** The name of The Great Prophet Zarquon is also [[OhMyGods taken in vain]] occasionally. The term "zark", used in similar contexts as "fuck" (e.g. "zarking", "zark off"), was said by Creator/DouglasAdams to have been derived from this.
** "Photon" and "dingo's kidneys" (occasionally "flying dingo's kidneys") were also used for swearing, mostly by Zaphod in the radio series.
** In one radio episode, Beeblebrox swears "Holy Zarquon's singing fish", bringing on persistent interrogation by Ford as to what singing fish have to do with Zarquon, and why is he saying it anyway?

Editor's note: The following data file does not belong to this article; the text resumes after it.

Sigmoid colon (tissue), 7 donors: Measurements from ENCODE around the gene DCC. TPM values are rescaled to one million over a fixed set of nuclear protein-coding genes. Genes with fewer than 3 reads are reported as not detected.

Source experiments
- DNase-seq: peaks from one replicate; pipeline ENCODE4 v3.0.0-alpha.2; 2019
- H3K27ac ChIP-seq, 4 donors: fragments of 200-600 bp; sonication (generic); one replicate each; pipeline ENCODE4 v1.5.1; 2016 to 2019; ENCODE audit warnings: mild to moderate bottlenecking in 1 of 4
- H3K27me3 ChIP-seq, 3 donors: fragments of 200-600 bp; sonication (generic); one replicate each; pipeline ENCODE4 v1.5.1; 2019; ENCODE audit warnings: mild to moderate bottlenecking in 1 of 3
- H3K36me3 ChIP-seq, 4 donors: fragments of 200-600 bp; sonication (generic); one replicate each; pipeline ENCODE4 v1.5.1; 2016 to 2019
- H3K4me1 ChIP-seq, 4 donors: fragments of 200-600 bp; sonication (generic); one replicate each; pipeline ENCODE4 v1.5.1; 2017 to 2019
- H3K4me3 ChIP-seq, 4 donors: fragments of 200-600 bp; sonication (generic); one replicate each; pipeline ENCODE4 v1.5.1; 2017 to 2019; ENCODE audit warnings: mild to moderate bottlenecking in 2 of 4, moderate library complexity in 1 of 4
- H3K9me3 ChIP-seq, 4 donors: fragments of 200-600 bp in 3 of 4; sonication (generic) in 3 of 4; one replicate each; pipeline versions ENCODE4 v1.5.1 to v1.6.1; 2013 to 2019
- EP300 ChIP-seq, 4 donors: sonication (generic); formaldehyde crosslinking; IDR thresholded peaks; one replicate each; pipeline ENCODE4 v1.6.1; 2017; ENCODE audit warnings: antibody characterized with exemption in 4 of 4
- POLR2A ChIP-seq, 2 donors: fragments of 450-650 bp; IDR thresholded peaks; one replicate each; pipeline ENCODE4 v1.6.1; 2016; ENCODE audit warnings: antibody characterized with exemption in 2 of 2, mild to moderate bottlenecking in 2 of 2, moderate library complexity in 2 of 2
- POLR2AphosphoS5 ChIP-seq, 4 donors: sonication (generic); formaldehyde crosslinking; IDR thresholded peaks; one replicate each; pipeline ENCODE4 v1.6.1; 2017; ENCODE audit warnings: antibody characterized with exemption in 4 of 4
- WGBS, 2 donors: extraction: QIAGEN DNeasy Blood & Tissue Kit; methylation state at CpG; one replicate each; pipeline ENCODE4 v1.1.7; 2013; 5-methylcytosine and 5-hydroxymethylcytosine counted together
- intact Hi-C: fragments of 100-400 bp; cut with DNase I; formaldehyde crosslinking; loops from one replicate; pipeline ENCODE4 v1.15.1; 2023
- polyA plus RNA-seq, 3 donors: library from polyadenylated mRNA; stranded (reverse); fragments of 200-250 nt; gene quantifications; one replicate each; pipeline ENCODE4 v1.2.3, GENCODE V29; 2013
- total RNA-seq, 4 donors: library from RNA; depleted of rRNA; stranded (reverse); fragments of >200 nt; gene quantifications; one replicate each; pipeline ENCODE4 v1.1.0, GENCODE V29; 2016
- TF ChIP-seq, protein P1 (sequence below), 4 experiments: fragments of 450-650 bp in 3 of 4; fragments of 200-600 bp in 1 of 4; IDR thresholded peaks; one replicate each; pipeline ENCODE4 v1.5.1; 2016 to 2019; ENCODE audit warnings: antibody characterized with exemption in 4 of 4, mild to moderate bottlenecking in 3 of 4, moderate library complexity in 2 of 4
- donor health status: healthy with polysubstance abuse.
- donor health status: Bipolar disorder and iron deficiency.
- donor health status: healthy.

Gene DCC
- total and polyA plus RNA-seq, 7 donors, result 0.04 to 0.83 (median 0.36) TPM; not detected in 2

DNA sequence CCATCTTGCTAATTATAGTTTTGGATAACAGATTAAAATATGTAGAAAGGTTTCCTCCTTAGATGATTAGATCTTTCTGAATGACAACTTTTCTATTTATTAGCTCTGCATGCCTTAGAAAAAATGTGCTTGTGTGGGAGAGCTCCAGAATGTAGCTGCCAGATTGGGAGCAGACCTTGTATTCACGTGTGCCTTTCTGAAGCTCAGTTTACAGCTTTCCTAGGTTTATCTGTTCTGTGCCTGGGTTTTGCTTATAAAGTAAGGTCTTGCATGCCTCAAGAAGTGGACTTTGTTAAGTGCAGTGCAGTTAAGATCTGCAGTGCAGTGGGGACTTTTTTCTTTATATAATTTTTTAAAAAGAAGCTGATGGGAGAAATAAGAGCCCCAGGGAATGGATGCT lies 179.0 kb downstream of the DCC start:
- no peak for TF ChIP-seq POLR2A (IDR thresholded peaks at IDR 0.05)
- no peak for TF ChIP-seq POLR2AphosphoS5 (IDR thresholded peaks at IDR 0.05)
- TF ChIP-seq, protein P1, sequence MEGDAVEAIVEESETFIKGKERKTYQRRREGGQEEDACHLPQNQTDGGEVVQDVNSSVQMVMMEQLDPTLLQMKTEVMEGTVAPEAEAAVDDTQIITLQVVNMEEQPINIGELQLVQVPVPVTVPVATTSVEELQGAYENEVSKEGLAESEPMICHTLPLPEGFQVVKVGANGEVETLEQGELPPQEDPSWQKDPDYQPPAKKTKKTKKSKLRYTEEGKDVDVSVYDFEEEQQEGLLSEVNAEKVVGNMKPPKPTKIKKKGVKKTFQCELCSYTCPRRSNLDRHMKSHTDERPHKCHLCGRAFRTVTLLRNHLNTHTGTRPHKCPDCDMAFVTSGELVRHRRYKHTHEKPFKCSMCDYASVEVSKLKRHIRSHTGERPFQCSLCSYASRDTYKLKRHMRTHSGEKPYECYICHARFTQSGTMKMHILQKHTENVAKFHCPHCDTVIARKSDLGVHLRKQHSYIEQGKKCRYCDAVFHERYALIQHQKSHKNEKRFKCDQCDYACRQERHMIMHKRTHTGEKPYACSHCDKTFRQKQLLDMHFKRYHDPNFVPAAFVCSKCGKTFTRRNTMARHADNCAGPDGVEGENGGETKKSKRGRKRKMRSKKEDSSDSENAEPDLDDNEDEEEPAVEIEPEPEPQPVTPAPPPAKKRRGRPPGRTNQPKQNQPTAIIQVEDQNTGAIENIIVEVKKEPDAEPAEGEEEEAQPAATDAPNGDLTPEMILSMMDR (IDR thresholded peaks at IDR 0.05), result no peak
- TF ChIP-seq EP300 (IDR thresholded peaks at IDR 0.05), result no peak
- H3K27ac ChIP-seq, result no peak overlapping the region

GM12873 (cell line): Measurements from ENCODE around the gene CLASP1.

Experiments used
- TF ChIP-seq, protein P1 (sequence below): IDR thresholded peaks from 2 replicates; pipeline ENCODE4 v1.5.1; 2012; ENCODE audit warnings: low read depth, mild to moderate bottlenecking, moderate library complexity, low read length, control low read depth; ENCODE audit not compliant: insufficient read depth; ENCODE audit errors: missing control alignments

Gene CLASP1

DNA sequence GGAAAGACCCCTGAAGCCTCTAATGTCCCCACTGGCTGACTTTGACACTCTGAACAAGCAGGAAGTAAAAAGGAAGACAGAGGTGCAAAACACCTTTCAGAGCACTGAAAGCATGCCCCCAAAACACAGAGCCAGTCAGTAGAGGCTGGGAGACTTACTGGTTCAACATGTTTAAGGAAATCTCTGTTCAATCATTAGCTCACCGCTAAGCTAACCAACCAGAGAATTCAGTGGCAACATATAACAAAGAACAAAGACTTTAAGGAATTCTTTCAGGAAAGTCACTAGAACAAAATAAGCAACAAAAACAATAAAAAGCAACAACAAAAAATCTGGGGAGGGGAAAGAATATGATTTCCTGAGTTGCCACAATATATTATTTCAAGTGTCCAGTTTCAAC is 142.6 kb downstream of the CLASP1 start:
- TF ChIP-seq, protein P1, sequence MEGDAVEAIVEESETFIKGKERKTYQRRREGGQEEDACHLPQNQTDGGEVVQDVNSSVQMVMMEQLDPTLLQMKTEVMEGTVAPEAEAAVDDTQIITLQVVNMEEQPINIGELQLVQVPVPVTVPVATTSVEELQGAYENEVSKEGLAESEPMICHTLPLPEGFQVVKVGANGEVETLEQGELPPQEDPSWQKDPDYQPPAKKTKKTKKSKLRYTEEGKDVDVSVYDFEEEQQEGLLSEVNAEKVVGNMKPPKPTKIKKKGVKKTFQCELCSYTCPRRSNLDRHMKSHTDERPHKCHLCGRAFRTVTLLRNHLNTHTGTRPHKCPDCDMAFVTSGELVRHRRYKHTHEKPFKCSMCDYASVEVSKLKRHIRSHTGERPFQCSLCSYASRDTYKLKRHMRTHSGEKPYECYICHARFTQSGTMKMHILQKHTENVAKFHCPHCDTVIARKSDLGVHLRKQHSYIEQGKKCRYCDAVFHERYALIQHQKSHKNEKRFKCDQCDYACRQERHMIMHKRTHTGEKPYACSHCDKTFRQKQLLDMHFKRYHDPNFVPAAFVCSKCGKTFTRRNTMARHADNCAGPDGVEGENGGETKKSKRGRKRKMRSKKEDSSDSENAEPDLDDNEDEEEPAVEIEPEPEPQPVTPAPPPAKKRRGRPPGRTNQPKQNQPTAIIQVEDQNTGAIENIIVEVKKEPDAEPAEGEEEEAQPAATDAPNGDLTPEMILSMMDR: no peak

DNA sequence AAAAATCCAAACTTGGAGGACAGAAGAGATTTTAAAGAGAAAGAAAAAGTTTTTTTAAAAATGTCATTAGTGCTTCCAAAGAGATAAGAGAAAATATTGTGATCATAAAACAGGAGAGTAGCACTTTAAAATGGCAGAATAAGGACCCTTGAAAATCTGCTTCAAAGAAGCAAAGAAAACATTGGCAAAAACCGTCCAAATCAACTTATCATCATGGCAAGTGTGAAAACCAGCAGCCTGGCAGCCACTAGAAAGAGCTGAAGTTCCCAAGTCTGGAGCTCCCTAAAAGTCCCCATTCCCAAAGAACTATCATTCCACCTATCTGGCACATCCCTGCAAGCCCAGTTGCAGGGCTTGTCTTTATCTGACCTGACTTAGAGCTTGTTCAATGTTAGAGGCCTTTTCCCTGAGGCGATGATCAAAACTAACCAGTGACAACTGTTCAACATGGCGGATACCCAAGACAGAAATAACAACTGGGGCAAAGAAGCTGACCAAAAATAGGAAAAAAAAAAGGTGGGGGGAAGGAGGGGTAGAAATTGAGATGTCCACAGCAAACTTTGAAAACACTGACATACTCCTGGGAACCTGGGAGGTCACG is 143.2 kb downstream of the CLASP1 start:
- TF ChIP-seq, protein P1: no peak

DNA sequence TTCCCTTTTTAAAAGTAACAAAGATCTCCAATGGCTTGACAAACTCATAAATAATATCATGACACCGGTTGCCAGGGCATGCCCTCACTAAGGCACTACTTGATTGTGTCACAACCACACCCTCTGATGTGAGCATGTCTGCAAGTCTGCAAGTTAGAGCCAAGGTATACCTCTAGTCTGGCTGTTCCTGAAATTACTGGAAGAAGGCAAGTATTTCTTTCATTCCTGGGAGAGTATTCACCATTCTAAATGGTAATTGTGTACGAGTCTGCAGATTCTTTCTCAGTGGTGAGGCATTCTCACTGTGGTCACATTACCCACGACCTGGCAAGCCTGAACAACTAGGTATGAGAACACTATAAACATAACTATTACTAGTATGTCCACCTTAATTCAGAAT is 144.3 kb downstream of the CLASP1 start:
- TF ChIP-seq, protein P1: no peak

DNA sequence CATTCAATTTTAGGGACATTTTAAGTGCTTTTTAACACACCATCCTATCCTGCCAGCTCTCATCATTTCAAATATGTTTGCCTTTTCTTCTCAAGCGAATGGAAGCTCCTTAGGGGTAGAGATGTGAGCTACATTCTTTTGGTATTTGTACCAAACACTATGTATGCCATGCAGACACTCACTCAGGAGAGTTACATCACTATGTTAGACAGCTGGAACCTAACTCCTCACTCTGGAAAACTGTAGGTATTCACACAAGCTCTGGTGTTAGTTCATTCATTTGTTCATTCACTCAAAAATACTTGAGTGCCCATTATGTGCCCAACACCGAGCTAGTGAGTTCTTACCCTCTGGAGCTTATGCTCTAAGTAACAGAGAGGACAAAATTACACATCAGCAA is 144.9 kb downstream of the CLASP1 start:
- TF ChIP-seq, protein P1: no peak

* In John Krakauer's Mt. Everest memoir ''Into Thin Air'', the Sherpas giggle and exclaim that two characters are "sauce-making, sauce-making!"
* Creator/PGWodehouse's ''Literature/JeevesAndWooster'': Bertie, in talks about his boisterous Aunt Dahlia's more uncouth hunting language.
* Anthony Buckeridge's ''Literature/{{Jennings}}'' schoolboys swear very politely. "Fossilized Fish-hooks!" and the like.
** This was done to avoid the language in the stories becoming outdated. Nice try, anyway.
* The animals of the jungle refer to fire "the Red Flower" in ''Literature/TheJungleBook''.
* ''Literature/KnownSpace'':
** In some stories, the characters use "TANJ", which stands for "There Ain't No Justice". There may also be an occasional TANSTAAFL ("There Ain't No Such Thing As A Free Lunch").